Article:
Fundamental Boolean Functions

I can define any boolean function (I think) using and and not, or using or and not (plus a constant 0 or 1). And I can define or in terms of xor. And then there are nor and nand. So I am wondering:

1. Why are we traditionally taught boolean logic using and, or and not?

2. Is there a "simplest" set of boolean functions that can be used to define all the rest? Or are there "families" of functions that are equivalent in some way?

3. Do we always need 0, 1 and 2-argument functions (eg 0 or 1 constants, not, and and) to define a family? Or are there any boolean functions with more than 2 arguments that are fundamental (can appear in an answer to 2)? Or well-known? Or common? If not, what's so special about 0, 1 and 2 arguments?

4. Is there some underlying mathematical theory (perhaps based on symmetry?) that makes these kinds of questions easier to answer? For example, how do you rigorously derive all answers to questions 2 or 3?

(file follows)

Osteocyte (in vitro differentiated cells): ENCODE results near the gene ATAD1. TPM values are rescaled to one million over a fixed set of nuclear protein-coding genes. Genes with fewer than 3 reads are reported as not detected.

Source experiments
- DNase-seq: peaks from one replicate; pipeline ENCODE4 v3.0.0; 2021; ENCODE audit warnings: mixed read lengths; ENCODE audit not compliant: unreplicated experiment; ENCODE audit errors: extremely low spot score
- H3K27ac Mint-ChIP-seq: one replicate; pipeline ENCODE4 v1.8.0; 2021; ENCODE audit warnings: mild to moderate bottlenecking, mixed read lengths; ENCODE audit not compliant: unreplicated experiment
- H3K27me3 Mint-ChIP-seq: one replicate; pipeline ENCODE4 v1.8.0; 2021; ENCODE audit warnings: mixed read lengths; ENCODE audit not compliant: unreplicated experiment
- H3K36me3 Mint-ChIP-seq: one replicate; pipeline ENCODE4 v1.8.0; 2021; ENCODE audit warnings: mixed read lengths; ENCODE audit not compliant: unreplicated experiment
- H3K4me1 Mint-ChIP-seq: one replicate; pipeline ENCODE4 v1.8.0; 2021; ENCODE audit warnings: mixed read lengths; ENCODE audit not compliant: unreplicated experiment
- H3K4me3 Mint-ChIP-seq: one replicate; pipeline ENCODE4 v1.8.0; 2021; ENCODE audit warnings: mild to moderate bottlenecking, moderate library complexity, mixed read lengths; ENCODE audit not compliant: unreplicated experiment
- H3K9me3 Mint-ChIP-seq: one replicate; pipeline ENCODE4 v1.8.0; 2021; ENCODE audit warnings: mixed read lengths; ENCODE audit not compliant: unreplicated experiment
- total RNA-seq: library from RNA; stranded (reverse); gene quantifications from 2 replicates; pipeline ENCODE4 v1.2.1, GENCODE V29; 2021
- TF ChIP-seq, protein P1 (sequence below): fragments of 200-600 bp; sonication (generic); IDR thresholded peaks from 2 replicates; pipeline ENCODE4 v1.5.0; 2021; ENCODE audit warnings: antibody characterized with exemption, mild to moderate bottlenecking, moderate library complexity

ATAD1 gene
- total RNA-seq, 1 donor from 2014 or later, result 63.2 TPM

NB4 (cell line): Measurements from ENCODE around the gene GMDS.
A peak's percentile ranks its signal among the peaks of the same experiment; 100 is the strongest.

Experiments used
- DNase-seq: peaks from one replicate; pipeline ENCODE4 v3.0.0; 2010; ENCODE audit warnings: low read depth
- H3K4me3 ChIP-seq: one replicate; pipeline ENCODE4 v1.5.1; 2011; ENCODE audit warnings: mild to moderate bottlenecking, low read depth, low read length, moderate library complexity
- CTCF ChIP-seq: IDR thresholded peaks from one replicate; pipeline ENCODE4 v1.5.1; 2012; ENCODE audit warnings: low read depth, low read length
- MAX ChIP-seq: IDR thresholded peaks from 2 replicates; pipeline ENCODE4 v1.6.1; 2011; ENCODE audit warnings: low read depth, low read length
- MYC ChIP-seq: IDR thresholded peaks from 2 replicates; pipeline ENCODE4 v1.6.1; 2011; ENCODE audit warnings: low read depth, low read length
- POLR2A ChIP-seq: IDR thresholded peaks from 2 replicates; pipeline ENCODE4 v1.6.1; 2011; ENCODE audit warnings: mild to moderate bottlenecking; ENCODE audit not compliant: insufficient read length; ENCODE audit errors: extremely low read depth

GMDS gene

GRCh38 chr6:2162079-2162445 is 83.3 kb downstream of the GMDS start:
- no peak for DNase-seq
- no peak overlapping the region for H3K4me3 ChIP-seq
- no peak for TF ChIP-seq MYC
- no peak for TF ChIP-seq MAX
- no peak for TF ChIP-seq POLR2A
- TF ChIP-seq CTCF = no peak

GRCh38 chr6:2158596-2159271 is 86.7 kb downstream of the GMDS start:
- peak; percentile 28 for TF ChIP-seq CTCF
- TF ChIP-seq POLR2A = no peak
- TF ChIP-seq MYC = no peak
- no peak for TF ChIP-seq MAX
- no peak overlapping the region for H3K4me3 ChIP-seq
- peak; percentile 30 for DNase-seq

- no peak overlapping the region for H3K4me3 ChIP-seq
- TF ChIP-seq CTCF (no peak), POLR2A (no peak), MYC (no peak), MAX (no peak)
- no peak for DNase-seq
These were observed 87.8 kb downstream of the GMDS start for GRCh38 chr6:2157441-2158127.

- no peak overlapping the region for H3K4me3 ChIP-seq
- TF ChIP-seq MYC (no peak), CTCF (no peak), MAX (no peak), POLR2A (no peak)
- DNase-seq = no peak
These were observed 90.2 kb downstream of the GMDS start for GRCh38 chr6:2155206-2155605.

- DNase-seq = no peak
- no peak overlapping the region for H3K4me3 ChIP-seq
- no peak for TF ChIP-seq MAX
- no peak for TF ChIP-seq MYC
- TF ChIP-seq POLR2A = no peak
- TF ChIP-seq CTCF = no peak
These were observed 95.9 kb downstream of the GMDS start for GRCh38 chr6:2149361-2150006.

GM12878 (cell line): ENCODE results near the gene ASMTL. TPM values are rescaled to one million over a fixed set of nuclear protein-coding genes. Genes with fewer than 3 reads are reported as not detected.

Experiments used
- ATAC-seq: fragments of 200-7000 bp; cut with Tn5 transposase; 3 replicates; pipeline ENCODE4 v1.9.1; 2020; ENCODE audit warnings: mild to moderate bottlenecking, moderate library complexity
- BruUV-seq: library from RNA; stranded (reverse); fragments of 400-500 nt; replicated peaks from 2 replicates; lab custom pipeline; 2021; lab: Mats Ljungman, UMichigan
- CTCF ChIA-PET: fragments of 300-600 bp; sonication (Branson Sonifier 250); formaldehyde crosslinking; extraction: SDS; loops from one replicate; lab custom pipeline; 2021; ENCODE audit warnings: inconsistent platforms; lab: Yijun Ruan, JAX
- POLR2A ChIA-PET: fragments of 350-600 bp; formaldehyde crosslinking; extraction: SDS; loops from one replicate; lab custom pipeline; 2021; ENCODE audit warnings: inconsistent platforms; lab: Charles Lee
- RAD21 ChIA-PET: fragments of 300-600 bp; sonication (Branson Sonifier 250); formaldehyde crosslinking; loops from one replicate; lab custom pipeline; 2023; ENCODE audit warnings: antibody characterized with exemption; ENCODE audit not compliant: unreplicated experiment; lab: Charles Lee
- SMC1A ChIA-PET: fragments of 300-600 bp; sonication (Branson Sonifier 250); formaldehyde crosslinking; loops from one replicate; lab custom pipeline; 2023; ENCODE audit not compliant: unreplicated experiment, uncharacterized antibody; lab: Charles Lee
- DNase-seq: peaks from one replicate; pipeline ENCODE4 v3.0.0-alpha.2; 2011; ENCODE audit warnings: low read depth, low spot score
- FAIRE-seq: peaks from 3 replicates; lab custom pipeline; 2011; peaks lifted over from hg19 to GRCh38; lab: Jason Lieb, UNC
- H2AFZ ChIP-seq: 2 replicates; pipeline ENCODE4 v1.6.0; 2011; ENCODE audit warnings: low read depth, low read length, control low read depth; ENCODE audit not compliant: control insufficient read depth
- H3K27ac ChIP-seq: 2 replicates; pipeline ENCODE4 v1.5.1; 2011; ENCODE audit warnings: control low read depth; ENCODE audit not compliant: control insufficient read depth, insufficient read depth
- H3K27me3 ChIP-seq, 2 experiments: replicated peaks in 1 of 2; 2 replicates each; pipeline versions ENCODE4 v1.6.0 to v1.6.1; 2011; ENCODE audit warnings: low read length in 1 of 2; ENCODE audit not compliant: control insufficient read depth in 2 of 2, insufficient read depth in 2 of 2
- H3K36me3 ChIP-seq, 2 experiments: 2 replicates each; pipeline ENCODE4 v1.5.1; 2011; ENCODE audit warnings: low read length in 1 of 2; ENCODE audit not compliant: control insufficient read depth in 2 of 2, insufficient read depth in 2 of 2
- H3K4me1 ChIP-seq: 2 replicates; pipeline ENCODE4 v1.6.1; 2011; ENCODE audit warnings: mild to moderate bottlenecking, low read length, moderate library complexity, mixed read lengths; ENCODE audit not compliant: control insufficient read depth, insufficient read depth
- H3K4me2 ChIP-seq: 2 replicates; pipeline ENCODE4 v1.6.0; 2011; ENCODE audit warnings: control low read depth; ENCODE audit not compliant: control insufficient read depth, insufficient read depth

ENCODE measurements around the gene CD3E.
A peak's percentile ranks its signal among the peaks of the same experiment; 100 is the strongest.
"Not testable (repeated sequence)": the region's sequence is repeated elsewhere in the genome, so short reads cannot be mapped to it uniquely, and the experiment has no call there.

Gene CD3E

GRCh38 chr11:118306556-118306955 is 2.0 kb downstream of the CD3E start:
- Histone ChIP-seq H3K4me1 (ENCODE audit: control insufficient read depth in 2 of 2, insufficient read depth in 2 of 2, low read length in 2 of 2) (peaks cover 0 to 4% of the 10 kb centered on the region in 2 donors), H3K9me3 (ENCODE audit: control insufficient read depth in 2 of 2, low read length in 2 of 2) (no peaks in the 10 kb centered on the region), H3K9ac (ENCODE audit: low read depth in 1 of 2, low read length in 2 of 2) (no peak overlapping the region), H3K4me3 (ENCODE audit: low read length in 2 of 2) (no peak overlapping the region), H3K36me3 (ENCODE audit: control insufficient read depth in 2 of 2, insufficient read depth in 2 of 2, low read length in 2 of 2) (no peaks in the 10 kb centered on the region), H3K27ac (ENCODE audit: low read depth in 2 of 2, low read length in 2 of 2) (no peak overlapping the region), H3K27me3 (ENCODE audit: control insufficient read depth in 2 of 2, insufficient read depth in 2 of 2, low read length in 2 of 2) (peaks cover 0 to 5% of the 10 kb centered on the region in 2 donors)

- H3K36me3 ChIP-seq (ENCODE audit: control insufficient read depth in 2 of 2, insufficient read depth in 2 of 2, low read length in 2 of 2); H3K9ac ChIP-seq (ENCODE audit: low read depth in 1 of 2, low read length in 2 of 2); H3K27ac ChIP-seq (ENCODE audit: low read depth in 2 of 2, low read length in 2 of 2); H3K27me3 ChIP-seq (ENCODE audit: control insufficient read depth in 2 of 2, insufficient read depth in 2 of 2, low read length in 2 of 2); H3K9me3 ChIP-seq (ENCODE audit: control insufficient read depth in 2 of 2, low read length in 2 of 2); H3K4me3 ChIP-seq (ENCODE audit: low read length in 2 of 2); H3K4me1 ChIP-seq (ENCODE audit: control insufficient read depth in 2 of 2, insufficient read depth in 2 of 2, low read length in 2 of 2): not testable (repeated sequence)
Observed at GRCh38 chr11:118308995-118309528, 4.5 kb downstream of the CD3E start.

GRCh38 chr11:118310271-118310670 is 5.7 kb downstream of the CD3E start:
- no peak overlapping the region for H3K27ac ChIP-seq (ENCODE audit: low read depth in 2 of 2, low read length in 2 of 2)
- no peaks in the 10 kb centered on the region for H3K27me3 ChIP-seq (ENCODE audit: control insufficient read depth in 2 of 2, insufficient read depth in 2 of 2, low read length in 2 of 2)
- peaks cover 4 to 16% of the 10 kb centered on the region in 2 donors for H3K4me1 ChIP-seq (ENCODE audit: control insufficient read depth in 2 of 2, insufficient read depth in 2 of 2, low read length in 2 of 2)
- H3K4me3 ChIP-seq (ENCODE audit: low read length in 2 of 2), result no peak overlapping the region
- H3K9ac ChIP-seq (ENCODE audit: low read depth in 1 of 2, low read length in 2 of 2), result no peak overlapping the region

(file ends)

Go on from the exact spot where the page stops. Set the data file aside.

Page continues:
(I know that a partial answer to 2 (equivalent families) is "yes" because I remember De Morgan's theorem from college, but that's about as far as I can get).

• A set of logical connectives that defines any boolean function is called adequate. There is a nice introduction in the Wikipedia article on Functional completeness. There is a list of minimal functionally complete operator sets of cardinality $\leq 3$ Sep 10 '13 at 8:51

Your main observation is correct - in order to be able to express all Boolean functions, we need not stick to a certain set of connectives. All we need is a complete set of connectives, which is defined by just this property. There are infinitely many such sets of connectives. One such example is given by NOR (or NAND) and the constant $0$ (or $1$). You can probably do with just one ternary connective, but I'll let you figure that out.
In general, given a set of connectives, you can define the set of all Boolean functions definable from them. Then you can define the concept of equivalent sets of connectives. For example, XOR and NOT is equivalent to XNOR, and $0$ and NOT is equivalent to $1$ and NOT. You can easily prove that two sets $A,B$ of connectives are equivalent if each connective in $A$ can be expressed using connectives in $B$ and vice versa. You can even define an order relation expressing that one set of connectives is at least as expressive as another set of connectives.